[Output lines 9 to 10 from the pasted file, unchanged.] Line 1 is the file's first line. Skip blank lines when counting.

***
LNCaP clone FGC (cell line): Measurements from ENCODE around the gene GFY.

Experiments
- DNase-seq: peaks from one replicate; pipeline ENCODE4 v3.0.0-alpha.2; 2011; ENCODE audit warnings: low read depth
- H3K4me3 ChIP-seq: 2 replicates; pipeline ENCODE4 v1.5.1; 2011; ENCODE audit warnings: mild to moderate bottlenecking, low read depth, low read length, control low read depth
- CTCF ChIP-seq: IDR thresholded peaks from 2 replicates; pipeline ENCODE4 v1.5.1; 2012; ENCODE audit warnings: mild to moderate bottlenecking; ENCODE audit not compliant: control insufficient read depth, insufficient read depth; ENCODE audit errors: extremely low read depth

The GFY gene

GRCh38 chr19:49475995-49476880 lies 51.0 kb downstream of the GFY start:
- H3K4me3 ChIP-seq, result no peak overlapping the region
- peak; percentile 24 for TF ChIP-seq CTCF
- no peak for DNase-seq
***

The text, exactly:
- peak; percentile 24 for TF ChIP-seq CTCF
- no peak for DNase-seq